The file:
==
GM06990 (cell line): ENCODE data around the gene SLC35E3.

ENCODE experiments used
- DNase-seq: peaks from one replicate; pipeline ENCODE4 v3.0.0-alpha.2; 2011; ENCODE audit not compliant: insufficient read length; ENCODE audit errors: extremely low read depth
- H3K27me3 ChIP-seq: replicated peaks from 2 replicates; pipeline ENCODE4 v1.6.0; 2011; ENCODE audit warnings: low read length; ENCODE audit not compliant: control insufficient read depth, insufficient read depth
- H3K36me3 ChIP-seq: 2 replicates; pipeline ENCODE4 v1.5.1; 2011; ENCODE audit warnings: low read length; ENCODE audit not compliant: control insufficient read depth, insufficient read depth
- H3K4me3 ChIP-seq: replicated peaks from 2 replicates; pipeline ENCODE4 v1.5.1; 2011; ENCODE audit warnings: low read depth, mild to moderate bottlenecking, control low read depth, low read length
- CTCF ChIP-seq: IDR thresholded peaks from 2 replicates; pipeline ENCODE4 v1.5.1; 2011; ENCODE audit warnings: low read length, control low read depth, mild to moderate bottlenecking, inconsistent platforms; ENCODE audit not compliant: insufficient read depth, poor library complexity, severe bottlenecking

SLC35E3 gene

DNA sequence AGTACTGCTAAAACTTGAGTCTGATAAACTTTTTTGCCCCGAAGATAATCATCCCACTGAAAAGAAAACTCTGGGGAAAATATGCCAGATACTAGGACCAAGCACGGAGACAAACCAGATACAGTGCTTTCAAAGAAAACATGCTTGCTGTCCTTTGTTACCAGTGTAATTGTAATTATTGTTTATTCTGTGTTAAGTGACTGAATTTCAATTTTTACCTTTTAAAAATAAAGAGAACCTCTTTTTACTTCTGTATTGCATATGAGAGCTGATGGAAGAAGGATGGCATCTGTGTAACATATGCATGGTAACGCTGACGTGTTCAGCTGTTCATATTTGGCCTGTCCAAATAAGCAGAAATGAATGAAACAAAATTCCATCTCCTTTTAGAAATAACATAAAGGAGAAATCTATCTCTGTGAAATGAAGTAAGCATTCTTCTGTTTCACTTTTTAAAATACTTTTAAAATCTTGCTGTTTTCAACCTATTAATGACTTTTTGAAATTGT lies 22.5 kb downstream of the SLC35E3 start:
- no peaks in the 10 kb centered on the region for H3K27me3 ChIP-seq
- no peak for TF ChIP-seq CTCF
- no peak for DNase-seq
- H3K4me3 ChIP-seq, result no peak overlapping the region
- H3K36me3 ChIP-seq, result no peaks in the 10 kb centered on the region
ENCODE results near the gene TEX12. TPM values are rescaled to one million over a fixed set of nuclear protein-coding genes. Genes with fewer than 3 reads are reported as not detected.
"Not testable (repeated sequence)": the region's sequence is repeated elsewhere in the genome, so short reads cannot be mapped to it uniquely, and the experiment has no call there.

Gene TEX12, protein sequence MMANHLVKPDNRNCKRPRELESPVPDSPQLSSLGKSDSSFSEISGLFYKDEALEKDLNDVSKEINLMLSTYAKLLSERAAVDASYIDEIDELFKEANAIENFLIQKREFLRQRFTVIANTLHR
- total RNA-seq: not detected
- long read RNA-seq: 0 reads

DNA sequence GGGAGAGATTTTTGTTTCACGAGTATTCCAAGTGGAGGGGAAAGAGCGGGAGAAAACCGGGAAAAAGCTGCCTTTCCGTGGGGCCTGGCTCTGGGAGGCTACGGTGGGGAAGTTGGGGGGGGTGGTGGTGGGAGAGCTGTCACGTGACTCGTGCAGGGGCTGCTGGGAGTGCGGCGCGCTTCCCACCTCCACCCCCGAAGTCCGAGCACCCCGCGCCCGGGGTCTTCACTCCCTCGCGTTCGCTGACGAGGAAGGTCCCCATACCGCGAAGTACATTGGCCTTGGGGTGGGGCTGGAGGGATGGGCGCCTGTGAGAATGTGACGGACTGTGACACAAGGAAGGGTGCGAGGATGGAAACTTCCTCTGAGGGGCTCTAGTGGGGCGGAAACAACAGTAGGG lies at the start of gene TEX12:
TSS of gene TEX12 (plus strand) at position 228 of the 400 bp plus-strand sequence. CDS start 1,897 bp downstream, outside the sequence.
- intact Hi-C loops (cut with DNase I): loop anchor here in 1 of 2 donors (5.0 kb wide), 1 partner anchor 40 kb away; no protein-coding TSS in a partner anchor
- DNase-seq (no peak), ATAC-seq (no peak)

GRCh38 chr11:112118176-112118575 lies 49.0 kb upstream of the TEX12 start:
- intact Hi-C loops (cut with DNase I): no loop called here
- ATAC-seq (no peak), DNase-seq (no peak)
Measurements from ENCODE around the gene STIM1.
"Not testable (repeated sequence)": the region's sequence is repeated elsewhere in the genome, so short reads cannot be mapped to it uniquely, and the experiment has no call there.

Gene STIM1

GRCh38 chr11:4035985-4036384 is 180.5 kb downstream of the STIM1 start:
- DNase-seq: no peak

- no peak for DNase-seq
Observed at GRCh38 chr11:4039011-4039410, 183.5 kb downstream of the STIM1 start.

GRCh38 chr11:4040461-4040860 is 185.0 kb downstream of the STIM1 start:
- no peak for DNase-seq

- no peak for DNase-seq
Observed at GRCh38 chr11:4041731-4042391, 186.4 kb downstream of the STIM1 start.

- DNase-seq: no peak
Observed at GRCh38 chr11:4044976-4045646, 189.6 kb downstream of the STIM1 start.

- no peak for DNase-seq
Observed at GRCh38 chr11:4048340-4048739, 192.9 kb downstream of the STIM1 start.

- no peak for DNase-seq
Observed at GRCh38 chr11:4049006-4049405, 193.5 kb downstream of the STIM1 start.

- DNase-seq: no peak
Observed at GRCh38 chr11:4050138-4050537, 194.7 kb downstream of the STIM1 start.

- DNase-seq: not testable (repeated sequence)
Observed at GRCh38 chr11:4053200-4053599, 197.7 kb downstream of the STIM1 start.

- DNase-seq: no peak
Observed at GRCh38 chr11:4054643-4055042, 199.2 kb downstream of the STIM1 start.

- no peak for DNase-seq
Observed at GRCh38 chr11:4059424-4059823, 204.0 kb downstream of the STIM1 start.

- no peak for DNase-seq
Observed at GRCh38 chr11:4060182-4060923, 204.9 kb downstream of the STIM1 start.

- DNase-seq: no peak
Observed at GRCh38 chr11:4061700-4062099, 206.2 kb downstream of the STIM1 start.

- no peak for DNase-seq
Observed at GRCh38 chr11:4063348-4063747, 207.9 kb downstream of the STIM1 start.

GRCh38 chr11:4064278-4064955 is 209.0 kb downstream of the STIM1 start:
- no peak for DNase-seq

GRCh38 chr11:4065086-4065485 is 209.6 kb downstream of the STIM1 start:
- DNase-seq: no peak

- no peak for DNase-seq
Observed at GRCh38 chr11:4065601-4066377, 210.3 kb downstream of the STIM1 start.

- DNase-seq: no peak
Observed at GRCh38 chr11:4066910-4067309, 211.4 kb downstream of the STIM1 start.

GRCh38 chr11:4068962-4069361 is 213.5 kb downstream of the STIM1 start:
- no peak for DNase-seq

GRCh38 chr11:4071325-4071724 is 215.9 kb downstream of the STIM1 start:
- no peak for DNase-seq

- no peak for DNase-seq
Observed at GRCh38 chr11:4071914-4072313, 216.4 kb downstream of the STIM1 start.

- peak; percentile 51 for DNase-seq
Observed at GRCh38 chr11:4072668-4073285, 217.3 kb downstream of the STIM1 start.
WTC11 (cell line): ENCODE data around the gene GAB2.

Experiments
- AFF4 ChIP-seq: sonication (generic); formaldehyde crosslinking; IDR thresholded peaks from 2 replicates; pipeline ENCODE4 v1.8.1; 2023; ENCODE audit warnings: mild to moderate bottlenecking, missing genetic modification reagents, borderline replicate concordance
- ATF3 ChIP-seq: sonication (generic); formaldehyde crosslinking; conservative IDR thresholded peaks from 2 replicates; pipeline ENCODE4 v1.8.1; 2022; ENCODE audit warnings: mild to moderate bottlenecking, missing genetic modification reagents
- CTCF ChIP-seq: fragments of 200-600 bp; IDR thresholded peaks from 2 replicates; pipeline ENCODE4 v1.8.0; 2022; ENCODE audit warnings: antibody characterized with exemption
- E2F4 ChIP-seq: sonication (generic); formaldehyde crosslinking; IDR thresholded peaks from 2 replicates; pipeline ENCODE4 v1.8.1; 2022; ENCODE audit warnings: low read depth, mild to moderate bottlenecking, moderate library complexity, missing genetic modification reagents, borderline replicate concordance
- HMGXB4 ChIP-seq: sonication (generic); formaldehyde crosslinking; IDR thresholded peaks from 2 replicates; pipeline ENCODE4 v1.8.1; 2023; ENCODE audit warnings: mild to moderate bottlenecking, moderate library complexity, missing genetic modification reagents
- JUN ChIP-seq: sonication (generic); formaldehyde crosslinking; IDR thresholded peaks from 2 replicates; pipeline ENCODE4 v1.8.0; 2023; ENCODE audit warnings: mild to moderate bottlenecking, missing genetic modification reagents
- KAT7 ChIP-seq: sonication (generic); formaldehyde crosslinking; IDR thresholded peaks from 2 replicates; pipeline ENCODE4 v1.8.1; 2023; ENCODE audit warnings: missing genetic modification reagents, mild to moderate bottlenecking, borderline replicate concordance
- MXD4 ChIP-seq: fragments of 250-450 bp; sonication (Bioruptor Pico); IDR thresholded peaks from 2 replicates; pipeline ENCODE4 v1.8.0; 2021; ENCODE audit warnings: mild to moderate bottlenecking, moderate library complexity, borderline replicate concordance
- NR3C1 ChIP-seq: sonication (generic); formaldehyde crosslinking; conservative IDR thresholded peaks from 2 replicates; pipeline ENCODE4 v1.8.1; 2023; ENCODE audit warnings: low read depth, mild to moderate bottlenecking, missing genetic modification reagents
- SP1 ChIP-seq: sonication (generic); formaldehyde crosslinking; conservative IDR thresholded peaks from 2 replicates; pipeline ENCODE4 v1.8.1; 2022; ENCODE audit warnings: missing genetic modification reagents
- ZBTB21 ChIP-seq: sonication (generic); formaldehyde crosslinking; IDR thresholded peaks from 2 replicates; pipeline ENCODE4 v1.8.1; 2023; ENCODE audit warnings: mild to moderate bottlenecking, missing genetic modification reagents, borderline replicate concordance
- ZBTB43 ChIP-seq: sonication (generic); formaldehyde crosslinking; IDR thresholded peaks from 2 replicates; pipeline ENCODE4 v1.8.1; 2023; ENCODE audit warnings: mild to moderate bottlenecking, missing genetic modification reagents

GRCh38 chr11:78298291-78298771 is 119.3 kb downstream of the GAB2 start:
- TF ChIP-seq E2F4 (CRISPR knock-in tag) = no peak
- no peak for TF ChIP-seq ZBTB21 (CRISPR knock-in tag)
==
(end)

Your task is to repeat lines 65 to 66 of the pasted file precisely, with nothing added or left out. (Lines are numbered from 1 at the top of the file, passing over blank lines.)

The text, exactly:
Observed at GRCh38 chr11:4066910-4067309, 211.4 kb downstream of the STIM1 start.

GRCh38 chr11:4068962-4069361 is 213.5 kb downstream of the STIM1 start: